Healing America: Inducing Structured Economic Growth
In today’s America, many small businesses – especially those with fewer than ten employees, or about half of America’s economy – have experienced a notable transition in the marketplace resonating from the impact of the September 11, 2001 attacks, offsetting even the most practical of business models.
When a large economy experiences a significant change, strategies regarded as traditional in sales, marketing, and even operations no longer represent the most effective means of generating a consistent revenue stream.
Instead, entrepreneurs must adapt their business models to the conditions of their markets enabling buyers to make more informed choices, using a new set of purchase decision criteria as defined by their needs and income.
This mandatory shift in economic standard highlights what is perhaps the most significant aspect of free enterprise in all contrast to other economic models, and also what makes the American economy superior in the global community: flexibility.
In addition, it also a unique opportunity for the American economy to fortify itself in a way never before experienced prior to 9/11. Adopting a seller-based approach to economic stimulation can create a more durable economy that is significantly less vulnerable to terror attacks, war recessions, and budget deficits.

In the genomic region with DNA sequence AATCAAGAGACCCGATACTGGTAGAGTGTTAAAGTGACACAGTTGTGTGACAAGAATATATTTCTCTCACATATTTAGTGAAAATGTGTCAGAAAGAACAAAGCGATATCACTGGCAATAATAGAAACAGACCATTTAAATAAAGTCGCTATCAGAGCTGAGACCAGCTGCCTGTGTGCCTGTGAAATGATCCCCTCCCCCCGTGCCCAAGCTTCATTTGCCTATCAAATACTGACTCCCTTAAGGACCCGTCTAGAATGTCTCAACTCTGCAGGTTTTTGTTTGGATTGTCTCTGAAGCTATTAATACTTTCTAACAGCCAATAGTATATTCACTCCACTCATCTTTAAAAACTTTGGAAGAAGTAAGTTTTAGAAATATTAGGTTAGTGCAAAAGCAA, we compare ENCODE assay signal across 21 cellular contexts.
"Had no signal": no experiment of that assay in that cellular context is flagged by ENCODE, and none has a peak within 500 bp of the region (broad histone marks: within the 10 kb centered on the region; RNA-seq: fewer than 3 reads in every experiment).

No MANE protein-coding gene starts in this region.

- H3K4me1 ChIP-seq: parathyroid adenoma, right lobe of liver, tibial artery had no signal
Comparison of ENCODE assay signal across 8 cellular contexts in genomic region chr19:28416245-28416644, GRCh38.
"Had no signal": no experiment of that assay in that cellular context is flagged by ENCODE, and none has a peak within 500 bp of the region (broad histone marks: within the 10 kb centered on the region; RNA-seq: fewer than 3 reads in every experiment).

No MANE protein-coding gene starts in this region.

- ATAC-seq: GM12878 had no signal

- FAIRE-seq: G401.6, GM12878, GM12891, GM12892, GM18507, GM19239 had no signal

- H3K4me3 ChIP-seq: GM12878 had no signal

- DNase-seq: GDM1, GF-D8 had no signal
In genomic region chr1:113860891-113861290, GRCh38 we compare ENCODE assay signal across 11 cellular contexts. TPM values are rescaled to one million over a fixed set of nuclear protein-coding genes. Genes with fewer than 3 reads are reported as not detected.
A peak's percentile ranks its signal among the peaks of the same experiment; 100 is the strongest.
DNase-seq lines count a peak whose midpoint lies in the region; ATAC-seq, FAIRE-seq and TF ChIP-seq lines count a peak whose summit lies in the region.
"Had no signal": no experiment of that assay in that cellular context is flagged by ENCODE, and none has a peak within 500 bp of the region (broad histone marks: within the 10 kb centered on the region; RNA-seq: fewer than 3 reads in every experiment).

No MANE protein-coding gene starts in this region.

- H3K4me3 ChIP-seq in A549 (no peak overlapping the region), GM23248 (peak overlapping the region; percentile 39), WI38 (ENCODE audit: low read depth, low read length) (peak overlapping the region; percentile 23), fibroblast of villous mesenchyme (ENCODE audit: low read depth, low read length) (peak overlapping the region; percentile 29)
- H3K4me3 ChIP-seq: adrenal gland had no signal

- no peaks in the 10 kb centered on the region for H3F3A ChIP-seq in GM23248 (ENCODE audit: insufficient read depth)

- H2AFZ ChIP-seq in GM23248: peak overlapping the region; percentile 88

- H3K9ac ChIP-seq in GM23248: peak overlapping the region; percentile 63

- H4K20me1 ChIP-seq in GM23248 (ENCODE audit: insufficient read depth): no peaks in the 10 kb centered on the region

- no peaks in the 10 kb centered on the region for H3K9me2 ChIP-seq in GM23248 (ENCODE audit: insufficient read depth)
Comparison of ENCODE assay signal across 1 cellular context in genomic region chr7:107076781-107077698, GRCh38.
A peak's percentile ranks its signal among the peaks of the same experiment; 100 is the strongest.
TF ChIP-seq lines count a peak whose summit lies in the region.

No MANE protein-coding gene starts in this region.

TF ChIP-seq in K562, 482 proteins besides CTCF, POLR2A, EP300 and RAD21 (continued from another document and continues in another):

Since the birth of the American economy, recessions have ended as a primary result of altering market forces relative to the recession’s cause in an effort to alter consumer spending patterns.
The market then must wait for consumers to readapt to the marketplace under more favorable conditions, basing their purchase decisions on criteria established well before the recession began.
Under severe economic circumstances, instead of awaiting consumer spending patterns to revive the market based on traditional buying trends, a deliberate effort by small businesses to realign their products and services with the current needs of the economy will give more control to the entrepreneur, deliver more effective services to the consumer, and result in more accurate purchase decisions, translating into more accurate buying trends and results in a stronger, more durable economy long term.